A further 17 counties are declared official drought zones, as the Environment Agency warns that water shortages could last until Christmas and beyond.
Weeks after imposing a hosepipe ban across millions of households in southern and eastern England, the warning of water shortages has been extended to over half of Britain.
The Environment Agency said that dry weather over the last few months has left some English rivers at dangerously low levels and pushed the Midlands and the south west of the country into drought.
Public water supplies are unlikely to be affected, but Environment Agency officials repeated calls for consumers to use scarce water supplies wisely. Drought zones had already been declared in London, the south east, East Anglia and parts of Yorkshire.
Trevor Bishop, head of water resources at the Environment Agency, warned that the prospect of a longer term drought last until Christmas "and perhaps beyond" is now likely.
"While we've had some welcome rain recently, the problem has not gone away, and we would urge everyone - right across the country - to use water wisely now, which will help to prevent more serious impacts next year," he said.
A spokesman for the Environment Agency said that the lack of rain is taking its toll on the environment and on farmers, creating problems for wildlife, wetlands and crop production. "The Environment Agency is urging businesses, water companies and consumers to all play their part by using water wisely, to help conserve precious water supplies," he added.
The new official drought zones are Nottinghamshire, Leicestershire, Derbyshire, Staffordshire, West Midlands, Warwickshire, Shropshire, Worcestershire, Herefordshire and Gloucestershire, Cornwall, Devon, Dorset, Somerset, Bristol, South Gloucestershire, parts of Hampshire, and most of Wiltshire.
Fears for the environment
In the Midlands the Environment Agency has rescued fish from the River Lathkill in Derbyshire after it dried up, and the Rivers Tern, Sow, Soar and Leadon reached their lowest ever recorded levels in March.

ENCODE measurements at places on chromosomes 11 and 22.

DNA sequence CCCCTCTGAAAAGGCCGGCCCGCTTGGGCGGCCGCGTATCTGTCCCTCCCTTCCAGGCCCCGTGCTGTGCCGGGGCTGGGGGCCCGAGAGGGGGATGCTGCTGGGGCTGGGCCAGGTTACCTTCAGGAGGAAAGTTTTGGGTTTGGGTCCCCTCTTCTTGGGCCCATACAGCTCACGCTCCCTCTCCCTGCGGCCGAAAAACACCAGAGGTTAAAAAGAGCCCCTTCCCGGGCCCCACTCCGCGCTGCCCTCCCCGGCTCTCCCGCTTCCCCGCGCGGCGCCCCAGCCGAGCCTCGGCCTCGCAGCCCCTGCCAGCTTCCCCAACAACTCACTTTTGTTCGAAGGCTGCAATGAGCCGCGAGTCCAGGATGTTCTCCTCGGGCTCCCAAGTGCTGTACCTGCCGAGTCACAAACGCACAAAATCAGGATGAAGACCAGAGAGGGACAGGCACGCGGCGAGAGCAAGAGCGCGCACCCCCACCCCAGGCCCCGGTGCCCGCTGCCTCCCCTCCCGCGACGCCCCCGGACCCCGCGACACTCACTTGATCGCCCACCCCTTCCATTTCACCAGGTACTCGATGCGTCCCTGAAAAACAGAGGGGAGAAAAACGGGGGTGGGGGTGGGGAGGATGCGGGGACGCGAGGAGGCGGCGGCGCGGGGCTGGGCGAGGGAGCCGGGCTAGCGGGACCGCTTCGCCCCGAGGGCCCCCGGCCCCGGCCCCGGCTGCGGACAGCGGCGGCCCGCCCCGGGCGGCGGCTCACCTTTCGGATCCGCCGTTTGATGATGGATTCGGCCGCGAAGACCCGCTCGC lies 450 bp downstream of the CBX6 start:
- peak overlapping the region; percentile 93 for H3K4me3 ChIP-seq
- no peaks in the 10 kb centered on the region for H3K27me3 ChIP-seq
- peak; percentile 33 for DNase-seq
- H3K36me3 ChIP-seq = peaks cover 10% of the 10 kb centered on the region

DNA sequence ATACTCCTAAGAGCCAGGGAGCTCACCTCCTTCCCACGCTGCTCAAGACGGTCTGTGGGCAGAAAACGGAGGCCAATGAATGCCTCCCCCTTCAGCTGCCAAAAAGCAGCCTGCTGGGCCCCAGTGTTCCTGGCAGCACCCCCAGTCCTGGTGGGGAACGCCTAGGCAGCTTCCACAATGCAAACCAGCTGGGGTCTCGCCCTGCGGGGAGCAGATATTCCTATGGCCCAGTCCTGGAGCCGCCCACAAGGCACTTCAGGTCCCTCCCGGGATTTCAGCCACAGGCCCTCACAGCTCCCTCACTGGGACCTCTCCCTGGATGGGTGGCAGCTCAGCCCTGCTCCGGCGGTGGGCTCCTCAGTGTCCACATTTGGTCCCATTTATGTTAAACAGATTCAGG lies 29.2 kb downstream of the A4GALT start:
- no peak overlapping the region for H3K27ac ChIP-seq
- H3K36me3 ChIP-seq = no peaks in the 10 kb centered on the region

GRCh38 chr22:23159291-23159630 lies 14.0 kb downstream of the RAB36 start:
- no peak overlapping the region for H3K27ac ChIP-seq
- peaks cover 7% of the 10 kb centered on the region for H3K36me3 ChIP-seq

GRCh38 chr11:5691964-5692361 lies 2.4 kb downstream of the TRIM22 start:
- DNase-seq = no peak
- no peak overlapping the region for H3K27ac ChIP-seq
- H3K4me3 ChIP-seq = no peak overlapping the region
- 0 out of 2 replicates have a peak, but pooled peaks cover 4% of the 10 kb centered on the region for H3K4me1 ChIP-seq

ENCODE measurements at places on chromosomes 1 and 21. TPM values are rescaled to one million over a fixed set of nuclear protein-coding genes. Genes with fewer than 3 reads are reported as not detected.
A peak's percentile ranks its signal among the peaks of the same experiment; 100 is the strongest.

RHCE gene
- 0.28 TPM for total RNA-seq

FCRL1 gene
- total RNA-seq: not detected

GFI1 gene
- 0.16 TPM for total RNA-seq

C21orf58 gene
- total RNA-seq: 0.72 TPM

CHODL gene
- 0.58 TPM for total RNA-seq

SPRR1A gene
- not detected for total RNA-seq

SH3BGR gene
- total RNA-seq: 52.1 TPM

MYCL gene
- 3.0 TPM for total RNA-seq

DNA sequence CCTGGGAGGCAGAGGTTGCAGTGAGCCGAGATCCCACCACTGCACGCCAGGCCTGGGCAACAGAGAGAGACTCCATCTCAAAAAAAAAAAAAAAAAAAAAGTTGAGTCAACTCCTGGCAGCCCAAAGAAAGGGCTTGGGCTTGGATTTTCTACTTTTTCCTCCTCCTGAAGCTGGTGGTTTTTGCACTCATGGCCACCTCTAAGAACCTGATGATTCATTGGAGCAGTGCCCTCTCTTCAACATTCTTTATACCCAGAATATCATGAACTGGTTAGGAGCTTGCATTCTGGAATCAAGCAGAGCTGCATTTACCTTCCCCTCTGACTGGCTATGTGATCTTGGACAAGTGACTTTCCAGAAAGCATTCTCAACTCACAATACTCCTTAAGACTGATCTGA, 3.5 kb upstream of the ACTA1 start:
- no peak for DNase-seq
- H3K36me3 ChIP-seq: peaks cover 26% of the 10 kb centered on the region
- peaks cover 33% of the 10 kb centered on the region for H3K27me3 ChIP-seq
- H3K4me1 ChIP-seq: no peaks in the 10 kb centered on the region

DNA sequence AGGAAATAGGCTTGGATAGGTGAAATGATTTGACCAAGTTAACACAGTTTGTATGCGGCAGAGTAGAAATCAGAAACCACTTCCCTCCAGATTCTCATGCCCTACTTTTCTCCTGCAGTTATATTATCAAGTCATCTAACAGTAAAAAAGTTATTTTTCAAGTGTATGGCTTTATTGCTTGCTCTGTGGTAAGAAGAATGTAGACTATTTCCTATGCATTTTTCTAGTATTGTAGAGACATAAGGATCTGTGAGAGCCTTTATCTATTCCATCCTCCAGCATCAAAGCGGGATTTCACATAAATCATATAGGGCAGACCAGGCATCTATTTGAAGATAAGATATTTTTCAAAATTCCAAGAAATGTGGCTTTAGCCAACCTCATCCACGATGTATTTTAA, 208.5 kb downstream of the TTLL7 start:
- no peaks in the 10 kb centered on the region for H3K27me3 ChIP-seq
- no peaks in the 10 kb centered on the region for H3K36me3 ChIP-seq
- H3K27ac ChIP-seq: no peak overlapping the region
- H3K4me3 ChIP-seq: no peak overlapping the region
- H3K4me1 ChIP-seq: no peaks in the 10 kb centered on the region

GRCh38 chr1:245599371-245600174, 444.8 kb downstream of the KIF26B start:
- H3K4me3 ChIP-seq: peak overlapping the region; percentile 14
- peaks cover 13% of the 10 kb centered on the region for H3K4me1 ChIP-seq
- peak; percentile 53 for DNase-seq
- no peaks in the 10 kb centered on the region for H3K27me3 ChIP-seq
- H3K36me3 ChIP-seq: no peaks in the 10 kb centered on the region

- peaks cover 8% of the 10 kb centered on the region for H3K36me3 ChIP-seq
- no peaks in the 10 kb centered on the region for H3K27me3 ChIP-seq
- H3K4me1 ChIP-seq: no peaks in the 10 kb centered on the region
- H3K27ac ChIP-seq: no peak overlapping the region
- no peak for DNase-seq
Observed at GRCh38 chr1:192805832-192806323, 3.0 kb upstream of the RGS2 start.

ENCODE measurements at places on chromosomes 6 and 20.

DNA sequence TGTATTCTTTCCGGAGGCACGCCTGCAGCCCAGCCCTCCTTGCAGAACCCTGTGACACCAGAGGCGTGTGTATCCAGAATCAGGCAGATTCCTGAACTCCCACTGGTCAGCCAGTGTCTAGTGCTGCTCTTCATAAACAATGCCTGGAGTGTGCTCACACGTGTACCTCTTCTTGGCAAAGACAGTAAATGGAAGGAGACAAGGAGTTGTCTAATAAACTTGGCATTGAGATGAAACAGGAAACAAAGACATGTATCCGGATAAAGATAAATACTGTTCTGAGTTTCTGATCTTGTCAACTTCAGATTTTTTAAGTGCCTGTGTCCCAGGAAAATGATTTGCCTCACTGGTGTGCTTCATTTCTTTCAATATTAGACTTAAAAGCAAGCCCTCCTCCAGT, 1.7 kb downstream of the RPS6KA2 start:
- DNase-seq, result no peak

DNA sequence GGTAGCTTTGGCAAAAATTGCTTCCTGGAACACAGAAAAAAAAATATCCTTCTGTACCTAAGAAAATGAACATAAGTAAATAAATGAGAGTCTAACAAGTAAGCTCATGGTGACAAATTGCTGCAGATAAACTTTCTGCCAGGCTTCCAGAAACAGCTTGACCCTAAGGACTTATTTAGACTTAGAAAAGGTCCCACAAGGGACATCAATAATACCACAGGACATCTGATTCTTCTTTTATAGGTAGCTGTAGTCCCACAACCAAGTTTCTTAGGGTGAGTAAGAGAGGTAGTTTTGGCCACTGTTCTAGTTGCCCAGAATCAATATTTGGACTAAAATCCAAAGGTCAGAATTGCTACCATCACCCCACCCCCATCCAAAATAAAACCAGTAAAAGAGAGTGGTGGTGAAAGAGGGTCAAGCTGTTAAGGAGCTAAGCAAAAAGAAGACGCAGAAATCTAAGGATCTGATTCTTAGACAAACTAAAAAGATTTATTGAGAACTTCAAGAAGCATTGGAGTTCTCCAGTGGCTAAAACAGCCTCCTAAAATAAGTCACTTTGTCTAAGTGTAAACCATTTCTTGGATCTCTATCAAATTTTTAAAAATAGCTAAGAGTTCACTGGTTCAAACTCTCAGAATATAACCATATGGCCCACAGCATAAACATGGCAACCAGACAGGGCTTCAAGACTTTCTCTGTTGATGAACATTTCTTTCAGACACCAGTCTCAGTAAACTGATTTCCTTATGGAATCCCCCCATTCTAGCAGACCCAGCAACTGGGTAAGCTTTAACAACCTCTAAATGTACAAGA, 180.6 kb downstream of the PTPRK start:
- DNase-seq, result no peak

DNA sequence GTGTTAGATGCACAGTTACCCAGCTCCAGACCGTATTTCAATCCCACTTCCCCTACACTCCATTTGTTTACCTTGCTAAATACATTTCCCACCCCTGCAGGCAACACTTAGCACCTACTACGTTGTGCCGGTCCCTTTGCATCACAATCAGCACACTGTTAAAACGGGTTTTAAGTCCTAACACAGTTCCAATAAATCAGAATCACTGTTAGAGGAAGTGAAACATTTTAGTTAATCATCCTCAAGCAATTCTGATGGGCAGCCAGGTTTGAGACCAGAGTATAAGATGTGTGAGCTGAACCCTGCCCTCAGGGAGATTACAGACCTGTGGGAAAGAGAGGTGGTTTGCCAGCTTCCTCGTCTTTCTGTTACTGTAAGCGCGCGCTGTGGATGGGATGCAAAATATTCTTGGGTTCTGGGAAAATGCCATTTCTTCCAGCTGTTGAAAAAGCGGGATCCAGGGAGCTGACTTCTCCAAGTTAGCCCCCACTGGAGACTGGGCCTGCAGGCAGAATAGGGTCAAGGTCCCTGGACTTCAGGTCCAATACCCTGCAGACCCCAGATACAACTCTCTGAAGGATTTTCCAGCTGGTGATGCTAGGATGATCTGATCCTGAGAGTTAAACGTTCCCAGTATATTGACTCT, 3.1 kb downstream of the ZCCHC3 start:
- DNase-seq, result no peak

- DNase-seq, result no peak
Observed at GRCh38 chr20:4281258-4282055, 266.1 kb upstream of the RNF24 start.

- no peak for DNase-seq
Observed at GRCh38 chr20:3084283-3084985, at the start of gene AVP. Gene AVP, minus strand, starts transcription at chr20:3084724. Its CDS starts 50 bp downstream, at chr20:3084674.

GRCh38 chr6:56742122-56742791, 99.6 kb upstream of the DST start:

Rivers in the south west are also suffering, and nationally important chalk streams, such as the Hampshire Avon and the Dorset Stour, which support rare trout and salmon species, are described as exceptionally low.
Although the rain expected over the spring and summer will help to water crops and gardens, experts say it is unlikely to improve the overall drought situation.
The months between October and March, known as the winter recharge period, are usually a time of prolonged rainfall which helps to prevent drought. But parts of England received less than 60 per cent of the average winter rainfall during this period, and water supplies have not been replenished.
'Responsibility' to save water
The Environment Agency is working with the water industry to put plans in place now to deal with the prospect of a third dry winter if rain continues to stay away.
Last week, the agency called on businesses to join householders in saving water, and is continuing to press water companies to show that they have stepped up their publicity campaigns to encourage people and businesses to conserve supplies.
Officials are also stepping up river monitoring and working to help farmers top up their storage reservoirs.
Environment Secretary Caroline Spelman said: "As more areas of the UK move into drought it is vital that we use less water to protect the public's water supply in the driest areas of the country.
"It is for everyone to share the responsibility to save water. We are asking everyone to help by using less water and starting now."
05 April 2012
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